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Introduction and Terminology

  • Sjoerd D. Zwart
Chapter
Part of the Synthese Library book series (SYLI, volume 307)

Abstract

The approach-to-the-truth project started with the publication of Popper’s Conjectures and Refutations in 1963, which contains the first formal explication of the “verisimilitude” notion. Eleven years after this publication, the twenty-fifth volume of the British Journal for the Philosophy of Science gave the project a significant incentive. In their contributions, Miller, Tichý, and Harris, proved the inadequacy of Popper’s definition. In this chapter the rise and fall of Popper’s proposal is sketched, and a technical framework is developed to compare the alternatives to Popper’s proposal. I deal with the general philosophical background of the verisimilitude notion, Popper’s definition and its failure in Sections 1.1–1.2. An explanation of how I shall compare the various proposals presented in Chapters 2–3 is given in Section 1.3. I shall base this comparison on the most elementary mathematical applications of the definitions: propositional languages. The two different ways to paraphrase theories and data in the algebra foreshadow the paramount distinction between two kinds of approach-to-the-truth proposals: the content and likeness definitions. This distinction is reconstructed in Section 1.4 in terms of two different strategies to revise Popper’s original explication. It leads to a formal definition of the contrast between content and likeness definitions. Finally, in the fifth section, I introduce further metatheoretical properties used in later chapters.

Keywords

Atomic Proposition Atomic Sentence False Proposition Propositional Language False Theory 
These keywords were added by machine and not by the authors. This process is experimental and the keywords may be updated as the learning algorithm improves.

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Notes

  1. 1.
    Peirce (1965) fifth volume section 565.Google Scholar
  2. 2.
    See for instance Niiniluoto (1984), p.76–77.Google Scholar
  3. 3.
    Whether the scientific claims about these different fields are, or should be, reducible is still a question of debate.Google Scholar
  4. 4.
    Laudan (1981).Google Scholar
  5. 5.
    Kuipers (1987), p.7.Google Scholar
  6. 6.
    also relates to the cognitive problem that is to be solved. I elaborate on this in Chapter 5.Google Scholar
  7. 7.
    In the sequel, the term “proposition cp of a language 2” (cp E Sent(2)) refers to the set of equivalent 2-sentences, [cp]=, and has nothing to do with intentional objects. Often, we refer to such a set by one representative of it, and occasionally will use proposition, sentence and statements almost as synonyms. In the same vain, we use the logical connectives of propositions. The set of 2 propositions is designated by Prop(2):= [cp]_ I cp E Sent(2)).Google Scholar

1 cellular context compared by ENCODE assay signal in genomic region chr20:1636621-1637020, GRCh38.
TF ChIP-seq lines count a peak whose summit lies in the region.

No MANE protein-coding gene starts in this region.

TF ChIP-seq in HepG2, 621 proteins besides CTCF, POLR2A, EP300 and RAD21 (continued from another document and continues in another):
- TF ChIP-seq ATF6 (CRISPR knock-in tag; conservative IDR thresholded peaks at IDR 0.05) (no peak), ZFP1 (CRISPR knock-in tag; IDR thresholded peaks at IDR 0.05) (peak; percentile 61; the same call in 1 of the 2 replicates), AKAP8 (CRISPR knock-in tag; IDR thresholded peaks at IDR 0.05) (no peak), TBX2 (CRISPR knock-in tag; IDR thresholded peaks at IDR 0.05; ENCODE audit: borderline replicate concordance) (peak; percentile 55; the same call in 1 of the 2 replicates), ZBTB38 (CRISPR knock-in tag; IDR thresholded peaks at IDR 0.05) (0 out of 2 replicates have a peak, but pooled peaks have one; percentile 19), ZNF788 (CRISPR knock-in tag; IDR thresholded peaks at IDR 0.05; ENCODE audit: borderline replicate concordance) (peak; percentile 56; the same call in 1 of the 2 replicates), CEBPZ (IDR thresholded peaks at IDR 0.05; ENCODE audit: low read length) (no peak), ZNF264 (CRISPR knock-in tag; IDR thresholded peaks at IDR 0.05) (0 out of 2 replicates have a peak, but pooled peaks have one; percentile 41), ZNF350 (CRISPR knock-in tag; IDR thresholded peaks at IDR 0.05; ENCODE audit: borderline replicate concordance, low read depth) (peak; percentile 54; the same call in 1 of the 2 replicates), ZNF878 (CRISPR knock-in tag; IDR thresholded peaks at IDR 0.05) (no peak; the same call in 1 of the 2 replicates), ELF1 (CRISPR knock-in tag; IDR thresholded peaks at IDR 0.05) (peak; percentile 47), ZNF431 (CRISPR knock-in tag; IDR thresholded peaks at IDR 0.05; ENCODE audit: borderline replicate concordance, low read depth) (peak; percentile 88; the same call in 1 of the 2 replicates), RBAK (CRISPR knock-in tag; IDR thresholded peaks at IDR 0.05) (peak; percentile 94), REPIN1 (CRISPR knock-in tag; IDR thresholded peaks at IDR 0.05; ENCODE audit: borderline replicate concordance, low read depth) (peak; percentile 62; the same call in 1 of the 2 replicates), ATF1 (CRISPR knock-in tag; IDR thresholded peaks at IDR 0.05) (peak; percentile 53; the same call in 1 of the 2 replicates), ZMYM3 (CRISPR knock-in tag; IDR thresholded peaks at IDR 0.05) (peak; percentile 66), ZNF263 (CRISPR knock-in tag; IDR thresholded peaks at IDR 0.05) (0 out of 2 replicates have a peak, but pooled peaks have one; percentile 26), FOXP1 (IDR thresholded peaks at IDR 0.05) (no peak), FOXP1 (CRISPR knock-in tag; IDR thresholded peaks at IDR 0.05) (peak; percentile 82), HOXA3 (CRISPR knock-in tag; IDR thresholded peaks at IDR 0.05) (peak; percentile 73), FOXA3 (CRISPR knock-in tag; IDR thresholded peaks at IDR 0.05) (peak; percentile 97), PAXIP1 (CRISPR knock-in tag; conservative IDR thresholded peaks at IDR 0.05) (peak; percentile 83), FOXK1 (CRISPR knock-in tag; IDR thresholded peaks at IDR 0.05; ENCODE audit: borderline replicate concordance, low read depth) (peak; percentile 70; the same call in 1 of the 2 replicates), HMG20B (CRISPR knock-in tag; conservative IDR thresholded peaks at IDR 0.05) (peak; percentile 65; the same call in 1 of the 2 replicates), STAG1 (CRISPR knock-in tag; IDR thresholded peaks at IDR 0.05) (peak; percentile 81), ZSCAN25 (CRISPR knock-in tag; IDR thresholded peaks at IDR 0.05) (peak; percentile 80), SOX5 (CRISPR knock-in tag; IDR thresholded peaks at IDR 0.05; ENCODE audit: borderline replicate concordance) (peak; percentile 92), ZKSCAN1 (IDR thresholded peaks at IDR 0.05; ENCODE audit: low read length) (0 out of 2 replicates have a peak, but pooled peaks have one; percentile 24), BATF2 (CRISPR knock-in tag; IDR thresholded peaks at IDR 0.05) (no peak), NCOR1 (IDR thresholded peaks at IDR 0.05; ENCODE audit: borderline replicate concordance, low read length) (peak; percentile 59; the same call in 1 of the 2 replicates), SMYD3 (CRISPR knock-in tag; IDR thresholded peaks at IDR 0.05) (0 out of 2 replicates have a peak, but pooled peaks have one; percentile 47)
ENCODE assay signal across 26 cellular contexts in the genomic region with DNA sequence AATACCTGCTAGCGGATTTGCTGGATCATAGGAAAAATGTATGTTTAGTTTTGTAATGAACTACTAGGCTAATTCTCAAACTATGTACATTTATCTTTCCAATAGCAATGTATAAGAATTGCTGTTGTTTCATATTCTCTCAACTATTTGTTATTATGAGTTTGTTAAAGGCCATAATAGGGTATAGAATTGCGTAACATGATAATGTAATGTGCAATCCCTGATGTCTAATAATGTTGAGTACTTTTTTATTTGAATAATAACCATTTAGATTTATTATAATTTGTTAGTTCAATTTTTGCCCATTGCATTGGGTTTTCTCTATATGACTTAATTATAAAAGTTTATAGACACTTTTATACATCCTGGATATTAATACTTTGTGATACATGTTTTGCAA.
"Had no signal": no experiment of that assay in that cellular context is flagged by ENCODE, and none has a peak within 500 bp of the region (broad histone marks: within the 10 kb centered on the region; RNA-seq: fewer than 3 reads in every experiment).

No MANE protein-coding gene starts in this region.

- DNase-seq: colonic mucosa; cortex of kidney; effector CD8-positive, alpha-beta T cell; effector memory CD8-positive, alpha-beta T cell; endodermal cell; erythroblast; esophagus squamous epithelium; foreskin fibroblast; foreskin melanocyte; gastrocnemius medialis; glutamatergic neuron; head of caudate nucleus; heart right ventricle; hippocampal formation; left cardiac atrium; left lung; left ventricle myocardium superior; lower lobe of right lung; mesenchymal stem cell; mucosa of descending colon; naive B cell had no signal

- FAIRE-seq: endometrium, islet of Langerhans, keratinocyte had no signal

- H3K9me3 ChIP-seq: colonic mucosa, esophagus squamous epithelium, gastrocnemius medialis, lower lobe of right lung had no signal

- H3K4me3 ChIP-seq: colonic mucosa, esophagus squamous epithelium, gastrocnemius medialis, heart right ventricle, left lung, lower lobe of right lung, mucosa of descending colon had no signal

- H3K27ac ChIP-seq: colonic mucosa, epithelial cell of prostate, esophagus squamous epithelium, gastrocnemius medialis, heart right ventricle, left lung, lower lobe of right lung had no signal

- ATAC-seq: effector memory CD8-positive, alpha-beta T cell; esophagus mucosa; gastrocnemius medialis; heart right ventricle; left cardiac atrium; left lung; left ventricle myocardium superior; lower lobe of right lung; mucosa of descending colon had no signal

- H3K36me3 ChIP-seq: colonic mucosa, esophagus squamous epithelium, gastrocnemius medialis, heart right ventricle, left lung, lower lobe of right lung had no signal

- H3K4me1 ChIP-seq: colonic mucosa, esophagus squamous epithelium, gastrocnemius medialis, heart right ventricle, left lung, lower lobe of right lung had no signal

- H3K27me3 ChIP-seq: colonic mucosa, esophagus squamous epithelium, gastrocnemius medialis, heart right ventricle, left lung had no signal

8. 8.
    Niiniluoto (1987), p.256.Google Scholar
  9. 9.
    The empirical sentences are the non-tautological, and non-contradictory sentences of a language.Google Scholar
  10. 10.
    Popper (1963), p 234.Google Scholar
  11. 11.
    Popper (1963), p.233.Google Scholar
  12. 12.
    Rescher (1967, chap. vi) gives a nice introduction to Kleene’s three-valued logic.Google Scholar
  13. 13.
    Weston (1992).Google Scholar
  14. 14.
    See Kuipers (1987), p. 88. Not surprisingly, the explication of such a general idea of progress has a wider scope than only Popper’s methodology. There are also implications for instrumentalistic and technological progress.Google Scholar
  15. 15.
    Popper (1963), p.233.Google Scholar
  16. 16.
  17. 17.
    Popper (1963), chapter X, section xi.Google Scholar
  18. 18.
    Compare with the dual consequences of Jan Wolenski (1990), p. 619.Google Scholar
  19. 19.
    The Miller-Tichÿ result has also consequence for followers of Popper. For example, Lakatos (1970), p.116 “follows Popper” and defines “sophisticated falsification”. According to Lakatos’s proposal T is falsified if there new theory T’ such that there is a true novel fact e,such that T’ I- e I- - ’T,and T’ F- Tv T (T is the truth); consequence is that T can only be falsified using a true theory T’(else T’= 1); which is at least improbable.Google Scholar
  20. 20.
    Hattiangadi (1983), note 10; Miller (1974).Google Scholar
  21. 21.
    See Tichÿ (1974) and Miller (1974).Google Scholar
  22. 22.
    si, x] has a intermediate if 3 t E Sent(2): w [pA a cP pAq X.Google Scholar
  23. 23.
    See Tichÿ (1974), p.157, note 2; Harris (1974), p.165; Miller (1978), p.415 and Niiniluoto (1987), p. 190.Google Scholar
  24. 24.
    McCarthy (1980) on circumscription was an important starting point of non-monotonic reasoning, see also Makinson (1994). Brewka, Dix and Kolonige (1997) is a comprehensive and readable introduction on non-monotonic reasoning.Google Scholar
  25. 25.
    There is an increasing interest in the relation between verisimilitude and standard concepts in philosophical logic. See e.g. van Benthem (1987), Ryan and Schobbens (1995).Google Scholar